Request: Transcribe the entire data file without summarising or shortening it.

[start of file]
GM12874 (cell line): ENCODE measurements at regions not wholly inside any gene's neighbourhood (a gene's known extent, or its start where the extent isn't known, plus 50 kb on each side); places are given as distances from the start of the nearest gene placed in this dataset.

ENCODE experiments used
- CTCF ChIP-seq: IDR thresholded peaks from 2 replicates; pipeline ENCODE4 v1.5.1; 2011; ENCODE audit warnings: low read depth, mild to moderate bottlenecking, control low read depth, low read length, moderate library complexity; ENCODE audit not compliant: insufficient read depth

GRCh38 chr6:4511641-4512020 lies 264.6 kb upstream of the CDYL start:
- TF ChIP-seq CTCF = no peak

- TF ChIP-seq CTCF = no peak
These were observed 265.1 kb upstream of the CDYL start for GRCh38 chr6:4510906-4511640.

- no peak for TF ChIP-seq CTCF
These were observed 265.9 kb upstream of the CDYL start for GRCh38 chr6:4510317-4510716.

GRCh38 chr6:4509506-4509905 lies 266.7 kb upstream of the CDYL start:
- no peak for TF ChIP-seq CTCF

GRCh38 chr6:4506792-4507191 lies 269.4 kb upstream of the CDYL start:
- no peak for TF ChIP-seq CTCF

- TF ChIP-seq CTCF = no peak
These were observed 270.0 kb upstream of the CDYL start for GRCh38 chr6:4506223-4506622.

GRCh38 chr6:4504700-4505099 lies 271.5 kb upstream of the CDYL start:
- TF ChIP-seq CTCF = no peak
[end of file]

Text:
GM12874 (cell line): ENCODE measurements at regions not wholly inside any gene's neighbourhood (a gene's known extent, or its start where the extent isn't known, plus 50 kb on each side); places are given as distances from the start of the nearest gene placed in this dataset.

ENCODE experiments used
- CTCF ChIP-seq: IDR thresholded peaks from 2 replicates; pipeline ENCODE4 v1.5.1; 2011; ENCODE audit warnings: low read depth, mild to moderate bottlenecking, control low read depth, low read length, moderate library complexity; ENCODE audit not compliant: insufficient read depth

GRCh38 chr6:4511641-4512020 lies 264.6 kb upstream of the CDYL start:
- TF ChIP-seq CTCF = no peak

- TF ChIP-seq CTCF = no peak
These were observed 265.1 kb upstream of the CDYL start for GRCh38 chr6:4510906-4511640.

- no peak for TF ChIP-seq CTCF
These were observed 265.9 kb upstream of the CDYL start for GRCh38 chr6:4510317-4510716.

GRCh38 chr6:4509506-4509905 lies 266.7 kb upstream of the CDYL start:
- no peak for TF ChIP-seq CTCF

GRCh38 chr6:4506792-4507191 lies 269.4 kb upstream of the CDYL start:
- no peak for TF ChIP-seq CTCF

- TF ChIP-seq CTCF = no peak
These were observed 270.0 kb upstream of the CDYL start for GRCh38 chr6:4506223-4506622.

GRCh38 chr6:4504700-4505099 lies 271.5 kb upstream of the CDYL start:
- TF ChIP-seq CTCF = no peak